Most people are aware of the term “prenuptial agreement”. The term is often used to describe a written agreement between two parties prior to marriage. In theory, this agreement protects someone’s assets in case the marriage is terminated. In the State of Michigan, this agreement is formally known as an Antenuptial Agreement, and is outlined under MCL 557.28.
Many individuals are not aware of the details surrounding what these agreements actually are, what the cover and how they work. When an individual is considering an antenuptial agreement as part of their marriage process, it is important that they understand all of the important details surrounding these documents.
An Antenuptial Agreement is defined as a written contract between two people who are about to marry which sets out the terms of possession of assets, treatment of future earnings, control of the property of each, and potential division if the marriage is later dissolved. In other words, the agreement provides each party with certainty if the marriage doesn’t work out.
These agreements are fairly common if either or both parties have substantial assets, children from a prior marriage, potential inheritances, high incomes, a family business to protect, a desire to save the high cost of future litigation or if one spouse has had a previous marriage that ended in a perceived unfair manner.
Prenuptial Agreement Requirements
The State of Michigan has held that antenuptial agreements are valid as long as “that agreement, contact or promise or a note or memorandum of the agreement, contact or promise is in writing and signed with an authorized signature by the party to be charged with the agreement, contract or promise”. Essentially, what this means is that an oral agreement is considered invalid in the eyes of the courts.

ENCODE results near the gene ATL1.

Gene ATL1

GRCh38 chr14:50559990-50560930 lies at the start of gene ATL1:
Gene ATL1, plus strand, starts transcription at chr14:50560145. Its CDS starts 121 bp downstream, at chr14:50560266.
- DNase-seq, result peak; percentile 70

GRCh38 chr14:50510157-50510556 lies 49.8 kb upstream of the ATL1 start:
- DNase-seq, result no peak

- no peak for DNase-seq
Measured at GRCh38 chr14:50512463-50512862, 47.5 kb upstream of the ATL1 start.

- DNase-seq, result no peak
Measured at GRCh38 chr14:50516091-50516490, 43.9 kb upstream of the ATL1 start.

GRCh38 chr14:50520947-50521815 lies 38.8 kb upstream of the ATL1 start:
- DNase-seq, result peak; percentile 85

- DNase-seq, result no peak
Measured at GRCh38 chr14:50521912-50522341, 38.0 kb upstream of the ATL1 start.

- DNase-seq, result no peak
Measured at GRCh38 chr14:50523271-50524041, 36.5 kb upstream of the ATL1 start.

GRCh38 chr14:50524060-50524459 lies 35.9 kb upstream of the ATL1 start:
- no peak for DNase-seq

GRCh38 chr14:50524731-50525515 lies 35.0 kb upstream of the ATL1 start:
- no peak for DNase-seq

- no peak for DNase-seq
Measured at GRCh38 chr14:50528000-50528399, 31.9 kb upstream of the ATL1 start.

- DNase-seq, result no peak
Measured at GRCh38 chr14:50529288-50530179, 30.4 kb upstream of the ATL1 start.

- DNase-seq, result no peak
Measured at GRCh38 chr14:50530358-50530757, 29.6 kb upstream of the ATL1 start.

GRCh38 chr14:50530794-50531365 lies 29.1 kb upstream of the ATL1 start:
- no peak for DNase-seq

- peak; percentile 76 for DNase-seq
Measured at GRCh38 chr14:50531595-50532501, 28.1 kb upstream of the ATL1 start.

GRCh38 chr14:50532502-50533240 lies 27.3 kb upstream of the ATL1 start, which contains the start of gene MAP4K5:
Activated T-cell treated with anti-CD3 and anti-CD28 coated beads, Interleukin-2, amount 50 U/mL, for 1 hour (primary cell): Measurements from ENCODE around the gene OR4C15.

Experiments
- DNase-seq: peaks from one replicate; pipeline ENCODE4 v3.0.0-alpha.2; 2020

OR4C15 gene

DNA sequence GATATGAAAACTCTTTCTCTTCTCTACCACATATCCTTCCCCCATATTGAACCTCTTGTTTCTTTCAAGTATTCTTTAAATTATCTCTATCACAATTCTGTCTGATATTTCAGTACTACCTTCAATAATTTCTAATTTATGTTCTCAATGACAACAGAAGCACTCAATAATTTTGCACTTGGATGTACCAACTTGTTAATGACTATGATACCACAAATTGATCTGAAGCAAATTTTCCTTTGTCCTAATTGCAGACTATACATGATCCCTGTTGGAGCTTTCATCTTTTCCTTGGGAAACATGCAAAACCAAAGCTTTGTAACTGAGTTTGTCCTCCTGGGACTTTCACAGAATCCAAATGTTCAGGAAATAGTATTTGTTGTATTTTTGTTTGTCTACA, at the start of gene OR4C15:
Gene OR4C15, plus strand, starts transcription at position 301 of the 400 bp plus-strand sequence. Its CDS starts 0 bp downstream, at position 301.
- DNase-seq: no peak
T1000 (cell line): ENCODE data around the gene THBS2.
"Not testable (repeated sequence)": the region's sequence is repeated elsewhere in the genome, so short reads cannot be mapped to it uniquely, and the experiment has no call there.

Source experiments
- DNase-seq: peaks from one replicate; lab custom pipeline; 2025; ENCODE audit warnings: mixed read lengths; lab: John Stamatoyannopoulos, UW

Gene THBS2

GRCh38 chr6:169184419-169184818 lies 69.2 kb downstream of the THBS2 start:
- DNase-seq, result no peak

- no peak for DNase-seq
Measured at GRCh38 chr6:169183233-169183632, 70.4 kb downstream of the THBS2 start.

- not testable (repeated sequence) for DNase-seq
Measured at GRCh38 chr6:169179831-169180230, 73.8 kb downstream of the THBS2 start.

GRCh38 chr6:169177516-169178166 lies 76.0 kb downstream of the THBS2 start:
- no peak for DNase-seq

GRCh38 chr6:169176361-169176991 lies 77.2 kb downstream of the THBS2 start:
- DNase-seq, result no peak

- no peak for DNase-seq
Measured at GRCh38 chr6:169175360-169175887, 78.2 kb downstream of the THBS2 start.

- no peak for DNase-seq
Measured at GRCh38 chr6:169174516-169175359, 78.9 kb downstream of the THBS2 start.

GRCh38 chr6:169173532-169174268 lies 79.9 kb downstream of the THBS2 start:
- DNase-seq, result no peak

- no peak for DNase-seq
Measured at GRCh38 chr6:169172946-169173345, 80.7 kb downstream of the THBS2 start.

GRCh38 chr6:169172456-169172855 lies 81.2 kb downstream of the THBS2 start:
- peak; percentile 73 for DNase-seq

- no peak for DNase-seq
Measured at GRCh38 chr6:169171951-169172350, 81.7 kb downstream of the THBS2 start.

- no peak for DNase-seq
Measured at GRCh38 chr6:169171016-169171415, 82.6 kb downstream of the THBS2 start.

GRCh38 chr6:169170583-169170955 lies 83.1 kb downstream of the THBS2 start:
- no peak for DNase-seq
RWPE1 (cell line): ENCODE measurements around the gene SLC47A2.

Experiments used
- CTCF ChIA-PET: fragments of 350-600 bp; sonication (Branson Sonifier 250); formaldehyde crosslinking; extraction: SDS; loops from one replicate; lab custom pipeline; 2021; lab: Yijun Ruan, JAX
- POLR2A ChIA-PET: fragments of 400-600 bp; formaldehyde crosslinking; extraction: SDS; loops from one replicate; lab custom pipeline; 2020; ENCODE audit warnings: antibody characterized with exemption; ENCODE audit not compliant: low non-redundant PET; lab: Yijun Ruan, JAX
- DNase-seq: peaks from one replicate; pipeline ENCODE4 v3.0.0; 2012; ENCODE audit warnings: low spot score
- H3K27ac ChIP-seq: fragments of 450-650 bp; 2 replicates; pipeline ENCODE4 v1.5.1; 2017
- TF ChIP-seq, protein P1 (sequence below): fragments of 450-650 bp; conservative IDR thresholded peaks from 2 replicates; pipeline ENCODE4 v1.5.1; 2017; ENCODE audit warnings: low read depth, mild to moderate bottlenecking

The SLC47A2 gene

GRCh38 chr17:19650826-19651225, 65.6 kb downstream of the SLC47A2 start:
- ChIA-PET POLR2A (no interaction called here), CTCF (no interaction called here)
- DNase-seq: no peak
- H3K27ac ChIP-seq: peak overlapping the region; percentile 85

This agreement must be executed prior to the marriage, and there is a special duty of disclosure that is higher than the duty of disclosure in a typical contracted agreement. Both parties have a duty to disclose their assets before the signing of the agreement, and failure to do so may result in the agreement being void.
Michigan courts have stated the prenuptial agreement must be entered into willingly and must not be unconscionable. Also, if the conditions and circumstances surrounding the agreement at the time of being entered into have changed, the change in circumstances must not result in making the agreement unfair and unreasonable. If the agreement is unfair and unreasonable, it may be possible to void the original agreement, and proceed without the agreement interfering with the divorce process.
Michigan courts have also held that the agreement must be “fair.” It is also necessary that the facts and circumstances are unchanged since the agreement was executed to the time when the agreement is enforced. In order for the agreement to be enforced at a later date, any change in circumstances must have been uncontemplated and not reasonably foreseeable by the parties prior to or at the time of the making of the agreement.
Antenuptial agreements can have what are called escalator clauses, which entitles a party to more money, property etc the longer the marriage. It is also possible to put in the agreement that if the marriage reaches a certain number of years, the agreement will no longer be enforceable.
What Is Covered Under a Prenup?
Property is usually the number one asset to be protected. The agreement must clearly define what separate property is to be protected by the agreement . This could be the property held prior to the marriage, or to also protect the appreciation and earnings from the property during the marriage. Client’s also wish to protect gifts and future inheritances.